Every time you’ve looked for business marketing advice online, you’ve read that social media marketing is an absolute must. The experts say that you need to be on social media because that’s where your customers are. They say that you’ll get an explosive source of free traffic when your content goes viral.
In the real world, social media marketing isn’t that easy. Much of your content never reaches your followers — if you have followers at all — because social networks want you to pay to increase the reach of your commercial content. When you do dabble in paid social media marketing, you see a temporary boost in website traffic — but the traffic doesn’t seem to directly generate revenue.
Are you not seeing a tangible result from your social media marketing efforts? These are the three signs that you’re doing social media marketing wrong — along with some actionable tips that you can use to kick your social media game into high gear.
If your company is trying to establish a new social media presence, you’ve probably found it hard to attract followers. People know that following a company on social media means that they’ll see commercial content. Gaining followers becomes even more difficult if your page lacks the social proof of a large existing follower base.
When you’re trying to gain your first followers on social media, a little bribery never hurts. Offering single-use coupons is one good way to gain social media followers. You can also give a free product to a random follower each week.
Another important aspect of gaining social media followers is that your profile needs to show that you have a track record of posting great content. If your social media content isn’t interesting to your followers, you’ll probably experience the next issue on our list:
When you post content on social media, you want that content to reach your followers. More importantly, you want your followers to engage with your content by reading it and sharing it with their friends. If no one is interacting with your content, it’s because you’re having trouble getting past one of the two major social media stumbling blocks.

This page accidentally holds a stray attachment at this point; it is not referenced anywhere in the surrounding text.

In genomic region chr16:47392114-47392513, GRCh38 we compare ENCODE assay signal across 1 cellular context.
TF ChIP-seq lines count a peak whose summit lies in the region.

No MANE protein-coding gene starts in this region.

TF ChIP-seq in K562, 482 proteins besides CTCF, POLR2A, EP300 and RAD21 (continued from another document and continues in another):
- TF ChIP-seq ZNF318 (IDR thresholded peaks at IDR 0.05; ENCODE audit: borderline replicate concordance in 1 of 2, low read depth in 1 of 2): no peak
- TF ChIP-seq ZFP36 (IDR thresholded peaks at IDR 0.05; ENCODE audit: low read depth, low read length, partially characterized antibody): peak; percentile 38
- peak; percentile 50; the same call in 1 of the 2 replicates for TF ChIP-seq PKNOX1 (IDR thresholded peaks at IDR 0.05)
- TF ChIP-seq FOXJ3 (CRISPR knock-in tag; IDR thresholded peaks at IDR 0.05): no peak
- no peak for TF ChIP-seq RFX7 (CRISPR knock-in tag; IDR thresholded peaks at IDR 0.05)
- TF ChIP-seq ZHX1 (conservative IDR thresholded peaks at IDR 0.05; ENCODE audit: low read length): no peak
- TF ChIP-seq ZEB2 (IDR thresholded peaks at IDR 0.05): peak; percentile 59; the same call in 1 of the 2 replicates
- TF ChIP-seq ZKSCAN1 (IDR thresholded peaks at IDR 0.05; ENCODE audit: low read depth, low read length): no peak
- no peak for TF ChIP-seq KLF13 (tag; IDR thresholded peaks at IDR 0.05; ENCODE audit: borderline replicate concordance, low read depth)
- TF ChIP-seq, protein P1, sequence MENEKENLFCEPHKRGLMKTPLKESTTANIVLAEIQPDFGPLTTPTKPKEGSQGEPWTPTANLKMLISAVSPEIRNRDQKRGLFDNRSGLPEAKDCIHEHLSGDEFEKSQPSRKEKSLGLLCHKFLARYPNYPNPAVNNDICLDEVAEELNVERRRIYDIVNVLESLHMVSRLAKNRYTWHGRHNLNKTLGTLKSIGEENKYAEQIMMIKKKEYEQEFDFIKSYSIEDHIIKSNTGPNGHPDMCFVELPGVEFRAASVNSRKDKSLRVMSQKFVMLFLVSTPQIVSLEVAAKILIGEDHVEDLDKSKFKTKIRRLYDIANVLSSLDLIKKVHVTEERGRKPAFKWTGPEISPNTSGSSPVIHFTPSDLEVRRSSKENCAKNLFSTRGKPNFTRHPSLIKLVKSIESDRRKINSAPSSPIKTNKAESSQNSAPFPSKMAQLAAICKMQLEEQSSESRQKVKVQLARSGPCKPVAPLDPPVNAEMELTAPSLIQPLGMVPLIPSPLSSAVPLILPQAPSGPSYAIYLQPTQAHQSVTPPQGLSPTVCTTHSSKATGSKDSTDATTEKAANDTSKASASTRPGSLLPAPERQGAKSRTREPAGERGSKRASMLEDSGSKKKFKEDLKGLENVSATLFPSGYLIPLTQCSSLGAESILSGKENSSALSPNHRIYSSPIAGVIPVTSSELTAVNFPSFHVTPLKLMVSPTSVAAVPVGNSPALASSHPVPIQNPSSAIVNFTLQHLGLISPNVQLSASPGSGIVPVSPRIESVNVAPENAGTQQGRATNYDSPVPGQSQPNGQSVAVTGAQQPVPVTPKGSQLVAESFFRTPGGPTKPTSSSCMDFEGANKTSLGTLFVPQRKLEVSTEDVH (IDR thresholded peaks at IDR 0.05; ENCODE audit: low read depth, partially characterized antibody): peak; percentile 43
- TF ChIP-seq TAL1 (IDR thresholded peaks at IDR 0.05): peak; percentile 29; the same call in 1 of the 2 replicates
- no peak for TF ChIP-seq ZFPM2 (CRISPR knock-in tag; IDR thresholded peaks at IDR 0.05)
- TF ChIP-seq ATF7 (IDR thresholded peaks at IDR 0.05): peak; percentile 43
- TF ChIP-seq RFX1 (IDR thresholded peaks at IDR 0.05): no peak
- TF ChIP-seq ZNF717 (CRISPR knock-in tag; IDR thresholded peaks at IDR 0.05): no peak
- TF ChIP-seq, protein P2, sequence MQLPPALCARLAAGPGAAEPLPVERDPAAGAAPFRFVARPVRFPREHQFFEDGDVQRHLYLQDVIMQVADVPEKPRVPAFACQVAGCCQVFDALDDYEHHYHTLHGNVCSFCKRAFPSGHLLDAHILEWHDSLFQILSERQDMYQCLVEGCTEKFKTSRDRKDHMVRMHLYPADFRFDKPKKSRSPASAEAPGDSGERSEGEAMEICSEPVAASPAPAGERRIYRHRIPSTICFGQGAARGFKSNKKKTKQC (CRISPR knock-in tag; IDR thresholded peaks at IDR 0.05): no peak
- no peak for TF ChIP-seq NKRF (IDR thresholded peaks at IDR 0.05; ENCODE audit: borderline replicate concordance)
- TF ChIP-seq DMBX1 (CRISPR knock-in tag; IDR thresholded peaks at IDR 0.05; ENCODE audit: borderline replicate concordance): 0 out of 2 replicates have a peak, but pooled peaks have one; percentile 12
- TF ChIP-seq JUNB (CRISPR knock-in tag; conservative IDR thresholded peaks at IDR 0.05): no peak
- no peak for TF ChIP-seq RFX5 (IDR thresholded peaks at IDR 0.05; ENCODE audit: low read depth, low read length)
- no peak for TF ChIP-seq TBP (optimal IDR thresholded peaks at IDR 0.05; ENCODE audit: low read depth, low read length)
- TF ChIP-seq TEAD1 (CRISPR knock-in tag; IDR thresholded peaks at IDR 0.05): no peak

The Content Filter
The first stumbling block is the content filter that most major social networks employ to ensure that their users don’t have to wade through irrelevant content to read what interests them. Most of the content that the filters catch is commercial in nature.
The second stumbling block is your followers. They aren’t interacting with your content because you aren’t giving them what they want.
Why do people use social media? Broadly speaking, people use social media for entertainment — not to read about retailers’ weekly discounts. A typical social media user may follow dozens of companies. To that person, your sale announcement isn’t that interesting. There are plenty of other announcements just like yours in that person’s news feed.
Successful Social Media Content Stands Out
To post content on social media that gets through filters and inspires your followers to act, you’ve got to be different. Unless you’ve got something truly remarkable to share, you should avoid commercial content. Instead, try to write content that’s surprising and entertaining — maybe even a bit sensational.
Suppose you’d like to promote a product that you’re currently selling at a discount. Rather than simply announcing the discount — which probably won’t get past the filter anyway — try to post entertaining content in which the product plays a secondary role. Here are a few example post titles:
The 10 Craziest Uses for (Product) That Our Customers Have DiscoveredYou Won’t Believe Who We Saw Using (Product) This WeekThis Mother Used (Product) to Save $2,000 Last Year
Poor Return on Investment
No matter how great your social media content is, filters will ensure that it only reaches a small portion of your followers. If you want your content to reach more of your followers — or the social network’s user base at large — you’ll need to pay for greater exposure.
Many companies find paid social media marketing challenging because it can be difficult to tell whether the investment is profitable. If you pay to promote a great informational post on your website, for example, the promotion may generate brand awareness — but what is that awareness actually worth? If you have a limited marketing budget, you need to advertise in a way that produces a more tangible return.
The way to get the most from a small budget on social media is to have a target action that you want a user to perform after clicking your advertisement. Suppose, for example, that you’ve paid to boost a post similar to one of the three examples above. You’ve advertised that content with the goal of generating interest in your product — so you probably want visitors to indicate their interest by visiting the product’s page on your website. Make it as easy as possible for visitors to do so.
Many people will visit a website more than once before they buy from it — so you may have trouble using social media as a means of generating direct sales. If that is the case, try using social media to attract subscribers for your mailing list instead. When you capture an email address, you can market directly to that person without worrying about a content filter or paying for repeated exposure.